2. Bradford needs to take what the defense gives him

Drew Brees is not a man to change what he does based on the talent on the other side of the field. Brees will throw at anyone at any time if he sees his receiver is singled up. This got him into trouble more than a few times vs the Falcons' talented rookie cornerbacks Robert Alford and Desmond Trufant. Both made multiple very good plays outside the numbers to deny downfield passes. 

If you had Tom Brady's offensive line, you could probably attack these corners' aggressive tendencies with double moves and wait for your guys to come open. Sam Bradford does not have that kind of protection, though. 

The good news is that the middle of the field was wide open for Brees all day long. The Falcons outside linebackers are nearly helpless when you ask them to turn and run with a slot receiver. Brees completed 9 of 13 passes to interior receivers Jimmy Graham and Marques Colston for 113 yards and 2 TDs. 

Moreover, the Saints' aggressive vertical routes left wide open spaces for underneath throws to Darren Sproles and Pierre Thomas. Brees connected on 10 of 10 passes for 104 yards to his running backs against this defense. 

Against the Cardinals in Week 1, Bradford rarely uncorked the deep ball as Chris Givens was nearly swallowed by Patrick Peterson in man coverage. However, the downfield threat of Givens still worked to stretch the defense and open up opportunities elsewhere for Jared Cook and Tavon Austin, giving Bradford ample opportunity to simply distribute the ball to the open man. If Bradford can continue this good play, the Rams offense should be able to keep the chains moving. 

3. The Rams OL needs to master the silent count

SI writer Mark Bowden wrote a fantastic feature on longtime offensive line coach Howard Mudd, the inventor and perfector of the silent count as a way of nullifying crowd noise. It was a concept that he had toyed with since his time with the Bernie Kosar-era Miami Hurricanes, but had never fully implemented until working with a rookie quarterback named Peyton Manning, and second-year tackle Tarik Glenn. 

A first-round draft pick in 1997, Glenn spent his first year discovering that blocking NFL defensive ends was hard under ordinary circumstances, but when he couldn't hear, it was nearly impossible. Manning arrived the following year and was understandably frustrated when defensive ends kept hitting him like freight trains from his blind side. Mudd remembers hearing the quarterback chew out Glenn on the sideline during one game and stepping up to defend his tackle. "Tarik can't hear you," Mudd told Manning.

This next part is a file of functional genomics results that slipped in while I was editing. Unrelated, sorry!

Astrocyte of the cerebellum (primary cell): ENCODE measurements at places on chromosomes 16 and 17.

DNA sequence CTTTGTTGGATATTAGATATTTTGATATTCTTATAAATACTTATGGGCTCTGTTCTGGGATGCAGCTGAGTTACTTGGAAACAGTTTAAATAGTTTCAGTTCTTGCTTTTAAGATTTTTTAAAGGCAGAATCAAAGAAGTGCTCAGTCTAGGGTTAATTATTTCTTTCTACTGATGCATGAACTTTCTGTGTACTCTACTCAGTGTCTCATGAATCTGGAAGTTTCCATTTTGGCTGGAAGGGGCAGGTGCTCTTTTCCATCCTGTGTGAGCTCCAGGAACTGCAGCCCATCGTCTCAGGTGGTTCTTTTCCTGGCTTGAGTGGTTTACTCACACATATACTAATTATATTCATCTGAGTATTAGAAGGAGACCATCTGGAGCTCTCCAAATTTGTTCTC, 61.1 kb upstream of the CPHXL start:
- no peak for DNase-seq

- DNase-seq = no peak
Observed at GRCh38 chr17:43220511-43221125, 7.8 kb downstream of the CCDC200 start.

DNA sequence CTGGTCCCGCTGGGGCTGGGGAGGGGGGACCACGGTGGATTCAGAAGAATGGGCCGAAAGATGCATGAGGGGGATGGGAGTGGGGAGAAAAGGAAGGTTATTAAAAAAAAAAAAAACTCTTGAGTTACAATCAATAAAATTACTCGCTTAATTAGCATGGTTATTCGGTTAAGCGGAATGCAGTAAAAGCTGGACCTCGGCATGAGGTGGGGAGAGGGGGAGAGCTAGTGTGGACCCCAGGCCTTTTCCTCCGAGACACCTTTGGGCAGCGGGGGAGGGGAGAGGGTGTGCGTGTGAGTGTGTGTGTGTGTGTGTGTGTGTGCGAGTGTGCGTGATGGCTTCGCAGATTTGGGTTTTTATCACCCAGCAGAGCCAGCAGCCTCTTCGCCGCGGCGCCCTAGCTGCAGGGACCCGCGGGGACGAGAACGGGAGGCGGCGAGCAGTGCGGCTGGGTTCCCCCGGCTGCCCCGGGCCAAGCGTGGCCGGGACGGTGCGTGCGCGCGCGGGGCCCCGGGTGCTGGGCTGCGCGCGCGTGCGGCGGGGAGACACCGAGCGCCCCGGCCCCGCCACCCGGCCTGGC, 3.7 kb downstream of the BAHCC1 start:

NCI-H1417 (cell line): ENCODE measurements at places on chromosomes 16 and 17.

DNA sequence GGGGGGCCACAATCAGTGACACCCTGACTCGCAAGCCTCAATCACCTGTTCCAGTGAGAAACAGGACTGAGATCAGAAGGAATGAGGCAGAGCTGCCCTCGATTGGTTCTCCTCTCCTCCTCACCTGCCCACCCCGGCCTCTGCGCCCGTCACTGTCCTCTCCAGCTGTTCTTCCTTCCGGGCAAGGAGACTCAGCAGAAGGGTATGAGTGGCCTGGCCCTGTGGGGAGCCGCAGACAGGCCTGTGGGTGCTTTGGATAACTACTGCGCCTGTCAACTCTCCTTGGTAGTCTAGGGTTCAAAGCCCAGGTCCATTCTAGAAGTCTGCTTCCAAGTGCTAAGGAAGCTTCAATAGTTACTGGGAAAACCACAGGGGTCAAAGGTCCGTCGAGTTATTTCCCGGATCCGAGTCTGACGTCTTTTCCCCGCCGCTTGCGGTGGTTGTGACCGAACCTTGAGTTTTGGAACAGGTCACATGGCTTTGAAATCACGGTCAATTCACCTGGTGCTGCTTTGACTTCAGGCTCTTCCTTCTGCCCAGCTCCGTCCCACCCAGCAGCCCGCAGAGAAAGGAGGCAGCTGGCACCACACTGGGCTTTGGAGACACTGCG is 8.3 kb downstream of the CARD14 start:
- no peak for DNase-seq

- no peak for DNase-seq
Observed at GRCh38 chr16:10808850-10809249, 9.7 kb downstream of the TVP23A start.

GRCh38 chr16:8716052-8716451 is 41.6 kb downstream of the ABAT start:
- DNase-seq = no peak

"Well, he should be able to hear," Manning complained. "It's not that loud."

"That's bull—-," Mudd said.

"Well, [tackle Adam] Meadows can hear!"

"You are not in charge of deciding what Tarik can hear and what he can't hear!" Mudd told him.

While the Rams continue to be one of the NFL's most-penalized teams, I believe the pre-snap penalties are among the most damaging. They are the equivalent of a free defensive timeout, and they often burn a play from the playbook. The realm of playcalling possibilities at 1st-and-10 is much more diverse than that of 1st- or 2nd-and-15. 

Moreover, the Falcons were the least-penalized team in football last year. Their 68 penalties were less than half of the Rams' total of 148. They will not give up yards, which makes any deficit by the Rams more damaging. 

At the bye week last season, the Rams OL had been flagged more than 30 other teams, with 14 false starts and 16 holding calls. Rodger Saffold has been the worst offender on the line in this respect. If he and Bradford can stay in sync, the Rams can avoid shooting themselves in the foot and make this a winnable game. 

And a win on the road against a team of the Falcons' caliber isn't just a win. It would be a statement.